About the Library
EN111: English Composition I
Library Catalog: The library catalog catalogs (naturally) books, periodicals, government documents, and audiovisual materials that Olson library owns. To find magazine or journal articles, use the resources listed below.
MLA Style Guide This is a basic guide - if you have any questions come up to the reference desk and we'll help you figure it out.
Scholarly vs. Popular Articles: Not all articles are the same. The majority of articles that you need to use for your research and assignments must be scholarly articles (sometimes also called "peer-reviewed"). This guide tells you how to critique an article and decide if it's scholarly or not.
In general, article databases are grouped around particular subject areas, so the key to finding pertinent articles is to choose the correct database. You can find a list of databases grouped by subject here, or, you can always ask the librarian at the reference desk to help you find the right database.
Here are some article databases that are more "general" in that they collect articles from many different subject areas in one database:
JSTOR: Complete, searchable, full text articles from over 1,000 core scholarly journals, spanning from about 1878 to the most recent 1-5 years.
Academic One File: Journal articles from more than 8,000 scholarly and general periodicals across all fields of study. Indexing from 1980 to present; full-text from 1989 to present.
Keyword searches can be used in the library catalog and article databases. They are important because they allow you to find materials without knowing the title or author. Keyword searches combine words that describe the integral concept of your subject on which you want to find materials.
Trent University in Canada has a good on-line tutorial for keyword searching if you get confused or want more help.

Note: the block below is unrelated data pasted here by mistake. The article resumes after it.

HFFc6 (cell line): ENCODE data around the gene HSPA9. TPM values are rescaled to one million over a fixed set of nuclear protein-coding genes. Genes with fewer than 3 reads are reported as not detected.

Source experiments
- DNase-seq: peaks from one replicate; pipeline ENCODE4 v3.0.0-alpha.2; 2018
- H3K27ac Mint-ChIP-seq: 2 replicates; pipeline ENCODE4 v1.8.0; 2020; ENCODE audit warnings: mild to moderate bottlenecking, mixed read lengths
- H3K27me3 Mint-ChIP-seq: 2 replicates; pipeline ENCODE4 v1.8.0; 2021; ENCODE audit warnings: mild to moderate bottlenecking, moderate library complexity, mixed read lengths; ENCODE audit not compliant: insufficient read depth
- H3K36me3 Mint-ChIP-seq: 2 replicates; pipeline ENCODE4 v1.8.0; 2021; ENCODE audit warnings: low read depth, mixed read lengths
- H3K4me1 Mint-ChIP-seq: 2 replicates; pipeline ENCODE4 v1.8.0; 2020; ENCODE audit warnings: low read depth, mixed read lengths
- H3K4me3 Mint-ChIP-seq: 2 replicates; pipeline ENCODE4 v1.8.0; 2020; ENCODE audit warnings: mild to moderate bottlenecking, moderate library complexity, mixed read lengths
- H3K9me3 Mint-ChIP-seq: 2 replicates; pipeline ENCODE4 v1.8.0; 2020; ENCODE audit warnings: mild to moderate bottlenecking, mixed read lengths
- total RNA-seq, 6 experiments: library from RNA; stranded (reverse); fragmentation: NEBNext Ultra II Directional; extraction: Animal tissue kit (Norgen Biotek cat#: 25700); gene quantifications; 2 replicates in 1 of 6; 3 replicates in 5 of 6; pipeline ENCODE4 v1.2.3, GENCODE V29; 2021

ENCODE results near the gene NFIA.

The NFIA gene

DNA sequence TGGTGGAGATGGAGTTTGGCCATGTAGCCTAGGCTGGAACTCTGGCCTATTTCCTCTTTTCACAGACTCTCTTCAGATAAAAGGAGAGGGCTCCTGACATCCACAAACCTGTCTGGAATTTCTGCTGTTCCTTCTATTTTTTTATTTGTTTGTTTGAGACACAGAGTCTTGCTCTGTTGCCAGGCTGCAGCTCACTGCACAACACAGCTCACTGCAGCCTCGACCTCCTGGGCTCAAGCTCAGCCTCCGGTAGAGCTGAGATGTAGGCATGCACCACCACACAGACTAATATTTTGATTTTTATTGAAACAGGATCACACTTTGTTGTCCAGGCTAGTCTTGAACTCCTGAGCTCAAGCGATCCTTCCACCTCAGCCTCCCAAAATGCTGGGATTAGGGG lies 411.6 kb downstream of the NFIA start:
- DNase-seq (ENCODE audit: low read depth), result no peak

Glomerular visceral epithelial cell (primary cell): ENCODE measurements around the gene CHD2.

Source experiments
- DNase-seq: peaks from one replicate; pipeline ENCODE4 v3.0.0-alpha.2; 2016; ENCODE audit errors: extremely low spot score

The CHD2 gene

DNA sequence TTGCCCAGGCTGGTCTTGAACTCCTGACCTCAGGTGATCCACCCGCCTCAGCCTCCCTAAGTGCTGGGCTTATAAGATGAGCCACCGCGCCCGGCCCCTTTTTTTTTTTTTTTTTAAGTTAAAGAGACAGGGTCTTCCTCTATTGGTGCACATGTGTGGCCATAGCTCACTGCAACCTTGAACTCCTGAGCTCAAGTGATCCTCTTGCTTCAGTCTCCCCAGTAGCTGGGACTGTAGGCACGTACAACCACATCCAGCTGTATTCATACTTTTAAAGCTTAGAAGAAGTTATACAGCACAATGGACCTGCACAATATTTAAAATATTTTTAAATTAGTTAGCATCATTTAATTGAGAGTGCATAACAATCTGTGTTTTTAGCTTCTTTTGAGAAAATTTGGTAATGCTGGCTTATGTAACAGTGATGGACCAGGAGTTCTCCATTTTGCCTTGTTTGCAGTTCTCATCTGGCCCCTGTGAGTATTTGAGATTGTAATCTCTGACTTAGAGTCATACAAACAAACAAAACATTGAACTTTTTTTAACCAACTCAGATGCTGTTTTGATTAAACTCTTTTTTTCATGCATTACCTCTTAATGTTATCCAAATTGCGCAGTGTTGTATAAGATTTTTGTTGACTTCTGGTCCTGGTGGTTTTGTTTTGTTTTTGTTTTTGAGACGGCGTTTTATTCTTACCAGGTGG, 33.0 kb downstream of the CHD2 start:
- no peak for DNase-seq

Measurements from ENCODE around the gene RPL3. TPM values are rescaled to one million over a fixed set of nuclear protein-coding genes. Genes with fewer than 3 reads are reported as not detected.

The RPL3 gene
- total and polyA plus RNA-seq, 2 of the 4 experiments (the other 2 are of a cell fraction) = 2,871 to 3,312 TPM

For example, say you're going to write a paper arguing that the drinking age should be lowered to 18. Some of the keywords for this subject could be:
"drinking age," "legislation," "law" and "lowering" or "lowered."
(Legislation and law are implied by the subject statement since drinking age is determened by state legislation.)
**Note: If you need to present the opposite position in your paper, using the antonyms of your keywords to do searches would be very helpful.
Remember, you have to command the database to do the search in a particular way -- the way that will provide you with relevant search results. This is done by combining keywords using the Boolean Operators and, or, not.
AND: Retrieves all keywords. Example: doing this search "drinking and age and lowering" tells the database that it should look for all three of these terms in the item record.
OR: Retrieves records that have either one of two search terms. Example: "North America or United States" tells the database to retrieve records that have "North America" or "United States."
NOT: Tells the database to ignore records that have a certain term. Example: "Twins not Minnesota" This search would retrieve articles that have the term "twins," as in the biological phenomena, not the baseball team.
These operators make it possible to do effective searches in almost any type of database. So, for the example above, a keyword search might look like this: (drinking age) and legislation, or lowered and legislation and (drinking age), or (drinking age) and lowered or lowering.
***If you get zero results you either need to expand your search by using a more general keyword and/or using synonyms for your keywords. If you get too many results, your search should be narrowed by adding keywords to make the search more specific. For example, if your initial search was just on "drinking age" you could add other keywords that would more closely describe your topic, as in the search examples above.***
If you're having problems finding materials for your assignment and want to ask a librarian for help, just come up to the reference desk. Or, you can get help via chat here